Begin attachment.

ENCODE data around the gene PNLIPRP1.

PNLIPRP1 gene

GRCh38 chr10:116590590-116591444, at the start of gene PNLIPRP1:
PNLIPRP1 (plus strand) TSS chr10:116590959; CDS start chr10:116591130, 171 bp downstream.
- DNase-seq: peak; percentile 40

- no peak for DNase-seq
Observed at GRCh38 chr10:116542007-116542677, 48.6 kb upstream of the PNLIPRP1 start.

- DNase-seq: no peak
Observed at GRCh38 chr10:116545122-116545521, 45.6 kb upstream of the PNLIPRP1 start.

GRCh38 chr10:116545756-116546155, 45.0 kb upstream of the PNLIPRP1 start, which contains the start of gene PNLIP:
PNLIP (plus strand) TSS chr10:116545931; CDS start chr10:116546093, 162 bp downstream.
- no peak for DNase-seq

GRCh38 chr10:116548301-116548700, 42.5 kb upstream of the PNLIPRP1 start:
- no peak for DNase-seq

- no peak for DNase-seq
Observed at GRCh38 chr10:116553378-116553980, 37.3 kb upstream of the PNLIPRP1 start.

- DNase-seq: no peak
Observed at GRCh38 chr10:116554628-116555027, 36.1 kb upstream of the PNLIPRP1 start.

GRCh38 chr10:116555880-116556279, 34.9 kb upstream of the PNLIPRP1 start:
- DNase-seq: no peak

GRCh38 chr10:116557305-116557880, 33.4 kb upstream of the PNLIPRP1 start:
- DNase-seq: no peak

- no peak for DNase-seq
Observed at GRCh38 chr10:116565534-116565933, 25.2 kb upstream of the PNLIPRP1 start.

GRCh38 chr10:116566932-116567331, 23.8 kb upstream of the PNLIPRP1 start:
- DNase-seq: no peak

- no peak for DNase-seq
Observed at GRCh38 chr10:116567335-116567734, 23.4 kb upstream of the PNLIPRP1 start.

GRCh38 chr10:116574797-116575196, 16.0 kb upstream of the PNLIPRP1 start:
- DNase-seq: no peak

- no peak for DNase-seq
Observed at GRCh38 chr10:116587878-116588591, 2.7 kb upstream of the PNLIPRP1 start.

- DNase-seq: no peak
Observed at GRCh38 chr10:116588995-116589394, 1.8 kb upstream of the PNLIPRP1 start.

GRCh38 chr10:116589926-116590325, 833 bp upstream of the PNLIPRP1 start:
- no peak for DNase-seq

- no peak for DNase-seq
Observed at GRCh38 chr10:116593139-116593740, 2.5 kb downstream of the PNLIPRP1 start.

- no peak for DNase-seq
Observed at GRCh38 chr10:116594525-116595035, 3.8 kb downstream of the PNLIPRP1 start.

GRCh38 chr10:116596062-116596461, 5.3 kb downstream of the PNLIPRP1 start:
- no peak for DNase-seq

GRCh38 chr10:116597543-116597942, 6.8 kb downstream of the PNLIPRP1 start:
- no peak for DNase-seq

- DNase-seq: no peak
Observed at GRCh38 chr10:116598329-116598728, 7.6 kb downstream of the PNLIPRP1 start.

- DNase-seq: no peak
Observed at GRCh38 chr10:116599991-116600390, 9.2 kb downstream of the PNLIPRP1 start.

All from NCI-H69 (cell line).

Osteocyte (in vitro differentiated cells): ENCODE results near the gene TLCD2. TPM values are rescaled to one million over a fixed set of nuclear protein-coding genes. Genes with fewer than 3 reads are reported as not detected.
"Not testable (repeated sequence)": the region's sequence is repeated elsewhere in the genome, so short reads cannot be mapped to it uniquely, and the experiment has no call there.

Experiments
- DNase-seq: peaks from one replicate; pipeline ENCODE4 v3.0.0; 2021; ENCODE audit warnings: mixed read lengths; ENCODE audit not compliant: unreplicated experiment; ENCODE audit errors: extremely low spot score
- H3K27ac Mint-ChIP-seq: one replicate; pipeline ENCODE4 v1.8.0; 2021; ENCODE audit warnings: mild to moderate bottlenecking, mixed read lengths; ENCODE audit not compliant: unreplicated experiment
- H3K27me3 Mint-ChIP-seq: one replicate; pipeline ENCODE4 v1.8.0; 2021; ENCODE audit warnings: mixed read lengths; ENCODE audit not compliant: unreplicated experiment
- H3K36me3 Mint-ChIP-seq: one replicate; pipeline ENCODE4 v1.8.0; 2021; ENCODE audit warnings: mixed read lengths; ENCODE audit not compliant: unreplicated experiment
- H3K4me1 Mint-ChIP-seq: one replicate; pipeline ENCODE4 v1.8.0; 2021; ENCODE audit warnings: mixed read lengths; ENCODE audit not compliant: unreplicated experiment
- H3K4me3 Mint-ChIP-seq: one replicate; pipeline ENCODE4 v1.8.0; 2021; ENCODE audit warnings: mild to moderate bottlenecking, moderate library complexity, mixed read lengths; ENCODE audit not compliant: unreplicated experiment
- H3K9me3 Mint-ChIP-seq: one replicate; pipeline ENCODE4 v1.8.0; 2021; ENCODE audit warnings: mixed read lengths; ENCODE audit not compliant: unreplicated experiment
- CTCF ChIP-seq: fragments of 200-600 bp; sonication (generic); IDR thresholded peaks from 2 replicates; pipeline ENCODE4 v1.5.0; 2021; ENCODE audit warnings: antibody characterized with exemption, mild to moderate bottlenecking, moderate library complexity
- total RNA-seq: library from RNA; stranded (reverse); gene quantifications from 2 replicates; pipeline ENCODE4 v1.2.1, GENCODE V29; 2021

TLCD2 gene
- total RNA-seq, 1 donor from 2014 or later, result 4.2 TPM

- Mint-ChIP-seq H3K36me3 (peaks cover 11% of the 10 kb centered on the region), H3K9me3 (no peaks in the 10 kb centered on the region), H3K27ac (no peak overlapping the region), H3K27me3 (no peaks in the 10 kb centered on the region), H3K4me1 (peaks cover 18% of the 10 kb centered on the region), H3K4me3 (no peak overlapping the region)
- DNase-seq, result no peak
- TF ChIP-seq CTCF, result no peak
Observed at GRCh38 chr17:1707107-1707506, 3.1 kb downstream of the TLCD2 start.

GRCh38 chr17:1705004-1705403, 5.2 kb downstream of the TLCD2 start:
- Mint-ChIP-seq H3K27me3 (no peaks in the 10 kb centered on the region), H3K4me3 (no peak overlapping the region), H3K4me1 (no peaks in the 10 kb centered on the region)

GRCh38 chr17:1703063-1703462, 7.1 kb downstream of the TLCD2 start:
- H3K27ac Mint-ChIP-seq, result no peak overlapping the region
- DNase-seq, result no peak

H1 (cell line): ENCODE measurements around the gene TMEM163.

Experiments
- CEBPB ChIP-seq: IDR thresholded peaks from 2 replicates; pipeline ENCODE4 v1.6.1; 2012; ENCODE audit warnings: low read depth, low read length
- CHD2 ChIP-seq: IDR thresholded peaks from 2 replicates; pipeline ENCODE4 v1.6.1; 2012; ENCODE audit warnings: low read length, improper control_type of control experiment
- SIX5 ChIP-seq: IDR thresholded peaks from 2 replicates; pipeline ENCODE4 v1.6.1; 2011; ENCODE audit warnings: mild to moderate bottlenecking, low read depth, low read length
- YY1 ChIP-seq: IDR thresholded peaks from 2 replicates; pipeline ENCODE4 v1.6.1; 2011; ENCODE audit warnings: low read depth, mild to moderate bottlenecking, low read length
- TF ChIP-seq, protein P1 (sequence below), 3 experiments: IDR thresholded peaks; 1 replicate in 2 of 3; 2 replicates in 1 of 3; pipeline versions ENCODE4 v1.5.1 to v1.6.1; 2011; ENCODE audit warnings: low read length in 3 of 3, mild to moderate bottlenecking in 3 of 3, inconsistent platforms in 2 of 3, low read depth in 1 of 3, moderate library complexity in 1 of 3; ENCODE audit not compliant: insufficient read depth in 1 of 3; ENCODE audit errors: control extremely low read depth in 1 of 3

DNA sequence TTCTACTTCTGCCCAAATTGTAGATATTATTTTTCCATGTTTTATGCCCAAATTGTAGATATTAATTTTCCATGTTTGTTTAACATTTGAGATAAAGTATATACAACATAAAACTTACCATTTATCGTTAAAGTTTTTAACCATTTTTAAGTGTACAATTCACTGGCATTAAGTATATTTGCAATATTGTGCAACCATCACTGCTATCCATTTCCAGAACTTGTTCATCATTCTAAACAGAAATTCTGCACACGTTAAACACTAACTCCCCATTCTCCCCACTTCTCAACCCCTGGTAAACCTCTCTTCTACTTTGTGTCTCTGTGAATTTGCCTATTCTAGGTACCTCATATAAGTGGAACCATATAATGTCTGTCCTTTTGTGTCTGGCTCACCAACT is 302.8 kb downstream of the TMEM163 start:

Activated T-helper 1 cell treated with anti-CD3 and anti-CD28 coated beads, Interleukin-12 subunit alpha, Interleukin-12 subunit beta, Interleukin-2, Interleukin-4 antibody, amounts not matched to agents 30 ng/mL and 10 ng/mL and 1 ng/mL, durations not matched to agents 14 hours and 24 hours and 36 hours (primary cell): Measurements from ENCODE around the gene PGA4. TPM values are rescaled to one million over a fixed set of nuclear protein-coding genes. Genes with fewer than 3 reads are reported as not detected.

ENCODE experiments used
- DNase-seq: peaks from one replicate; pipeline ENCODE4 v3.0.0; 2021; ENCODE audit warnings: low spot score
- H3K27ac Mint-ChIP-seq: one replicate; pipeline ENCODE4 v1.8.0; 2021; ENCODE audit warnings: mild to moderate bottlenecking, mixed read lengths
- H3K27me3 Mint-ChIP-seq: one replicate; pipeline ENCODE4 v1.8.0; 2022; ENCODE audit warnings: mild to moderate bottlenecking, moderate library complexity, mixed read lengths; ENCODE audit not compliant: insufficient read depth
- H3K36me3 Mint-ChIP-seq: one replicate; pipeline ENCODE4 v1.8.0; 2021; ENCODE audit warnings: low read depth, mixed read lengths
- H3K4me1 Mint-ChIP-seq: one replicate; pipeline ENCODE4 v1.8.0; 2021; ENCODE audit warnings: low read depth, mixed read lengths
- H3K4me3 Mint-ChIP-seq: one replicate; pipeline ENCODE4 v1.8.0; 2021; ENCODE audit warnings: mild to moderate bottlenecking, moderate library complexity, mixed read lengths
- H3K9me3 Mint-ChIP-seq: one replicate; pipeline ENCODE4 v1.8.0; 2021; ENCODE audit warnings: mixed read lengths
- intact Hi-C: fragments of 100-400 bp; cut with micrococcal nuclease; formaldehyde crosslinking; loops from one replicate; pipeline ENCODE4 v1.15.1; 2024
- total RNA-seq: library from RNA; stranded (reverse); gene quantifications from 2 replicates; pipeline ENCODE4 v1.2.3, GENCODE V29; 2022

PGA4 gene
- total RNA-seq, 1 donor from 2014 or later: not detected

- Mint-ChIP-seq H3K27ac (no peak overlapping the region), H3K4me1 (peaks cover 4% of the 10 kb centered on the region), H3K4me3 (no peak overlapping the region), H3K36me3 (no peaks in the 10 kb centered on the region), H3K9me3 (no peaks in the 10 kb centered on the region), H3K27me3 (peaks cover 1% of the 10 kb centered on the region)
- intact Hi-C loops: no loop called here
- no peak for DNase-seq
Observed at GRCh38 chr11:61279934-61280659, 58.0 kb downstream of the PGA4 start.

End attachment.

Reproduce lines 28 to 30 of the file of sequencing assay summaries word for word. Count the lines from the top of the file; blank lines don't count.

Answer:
Observed at GRCh38 chr10:116567335-116567734, 23.4 kb upstream of the PNLIPRP1 start.

GRCh38 chr10:116574797-116575196, 16.0 kb upstream of the PNLIPRP1 start:
- DNase-seq: no peak